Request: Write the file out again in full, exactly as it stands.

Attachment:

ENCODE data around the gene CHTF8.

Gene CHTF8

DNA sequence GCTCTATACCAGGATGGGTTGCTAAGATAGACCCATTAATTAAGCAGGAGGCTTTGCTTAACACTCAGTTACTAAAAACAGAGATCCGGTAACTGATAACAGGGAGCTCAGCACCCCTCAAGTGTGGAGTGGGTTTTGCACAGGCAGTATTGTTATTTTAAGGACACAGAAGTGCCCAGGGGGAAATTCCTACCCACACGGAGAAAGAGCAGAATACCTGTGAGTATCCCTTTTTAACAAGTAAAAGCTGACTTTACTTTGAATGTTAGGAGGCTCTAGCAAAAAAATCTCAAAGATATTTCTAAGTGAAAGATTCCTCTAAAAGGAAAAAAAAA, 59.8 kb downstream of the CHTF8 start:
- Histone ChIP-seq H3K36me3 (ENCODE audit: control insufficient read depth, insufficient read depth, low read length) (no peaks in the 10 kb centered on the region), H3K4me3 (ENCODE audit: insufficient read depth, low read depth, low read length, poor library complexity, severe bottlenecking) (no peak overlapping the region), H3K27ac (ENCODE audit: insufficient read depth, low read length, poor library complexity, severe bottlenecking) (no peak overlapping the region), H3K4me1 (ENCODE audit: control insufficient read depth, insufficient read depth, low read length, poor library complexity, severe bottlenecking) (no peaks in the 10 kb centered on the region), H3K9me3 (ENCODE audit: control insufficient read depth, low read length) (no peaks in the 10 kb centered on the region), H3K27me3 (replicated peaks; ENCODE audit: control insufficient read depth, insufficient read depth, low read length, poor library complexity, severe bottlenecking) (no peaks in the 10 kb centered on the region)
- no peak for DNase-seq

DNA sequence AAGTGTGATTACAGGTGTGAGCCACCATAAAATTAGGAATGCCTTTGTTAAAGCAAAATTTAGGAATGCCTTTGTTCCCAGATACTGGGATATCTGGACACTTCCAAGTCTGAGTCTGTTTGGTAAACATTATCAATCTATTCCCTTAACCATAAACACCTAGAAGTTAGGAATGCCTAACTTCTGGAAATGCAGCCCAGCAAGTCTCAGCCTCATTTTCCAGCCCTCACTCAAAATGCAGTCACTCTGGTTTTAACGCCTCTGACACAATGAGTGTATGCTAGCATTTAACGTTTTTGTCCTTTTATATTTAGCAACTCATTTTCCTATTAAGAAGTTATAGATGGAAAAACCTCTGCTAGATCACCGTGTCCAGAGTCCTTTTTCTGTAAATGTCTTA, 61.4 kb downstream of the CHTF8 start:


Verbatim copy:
ENCODE data around the gene CHTF8.

Gene CHTF8

DNA sequence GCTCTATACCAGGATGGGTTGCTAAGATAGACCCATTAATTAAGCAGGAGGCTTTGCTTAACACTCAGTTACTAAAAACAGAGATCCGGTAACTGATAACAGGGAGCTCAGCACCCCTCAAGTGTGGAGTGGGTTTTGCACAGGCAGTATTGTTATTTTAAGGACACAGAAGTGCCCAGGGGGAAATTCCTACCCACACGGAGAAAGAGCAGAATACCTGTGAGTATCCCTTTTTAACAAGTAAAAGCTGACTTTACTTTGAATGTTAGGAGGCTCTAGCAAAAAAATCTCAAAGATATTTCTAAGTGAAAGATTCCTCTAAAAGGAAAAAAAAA, 59.8 kb downstream of the CHTF8 start:
- Histone ChIP-seq H3K36me3 (ENCODE audit: control insufficient read depth, insufficient read depth, low read length) (no peaks in the 10 kb centered on the region), H3K4me3 (ENCODE audit: insufficient read depth, low read depth, low read length, poor library complexity, severe bottlenecking) (no peak overlapping the region), H3K27ac (ENCODE audit: insufficient read depth, low read length, poor library complexity, severe bottlenecking) (no peak overlapping the region), H3K4me1 (ENCODE audit: control insufficient read depth, insufficient read depth, low read length, poor library complexity, severe bottlenecking) (no peaks in the 10 kb centered on the region), H3K9me3 (ENCODE audit: control insufficient read depth, low read length) (no peaks in the 10 kb centered on the region), H3K27me3 (replicated peaks; ENCODE audit: control insufficient read depth, insufficient read depth, low read length, poor library complexity, severe bottlenecking) (no peaks in the 10 kb centered on the region)
- no peak for DNase-seq

DNA sequence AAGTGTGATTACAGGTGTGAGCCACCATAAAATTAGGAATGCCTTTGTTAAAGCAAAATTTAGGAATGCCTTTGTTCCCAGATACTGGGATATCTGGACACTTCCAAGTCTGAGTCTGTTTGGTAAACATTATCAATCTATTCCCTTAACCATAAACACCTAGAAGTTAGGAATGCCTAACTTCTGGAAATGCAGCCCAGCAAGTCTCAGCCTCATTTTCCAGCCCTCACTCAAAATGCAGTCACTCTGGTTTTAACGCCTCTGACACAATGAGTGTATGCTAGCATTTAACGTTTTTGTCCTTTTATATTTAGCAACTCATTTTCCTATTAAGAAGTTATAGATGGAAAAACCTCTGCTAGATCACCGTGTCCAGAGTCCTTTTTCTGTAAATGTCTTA, 61.4 kb downstream of the CHTF8 start: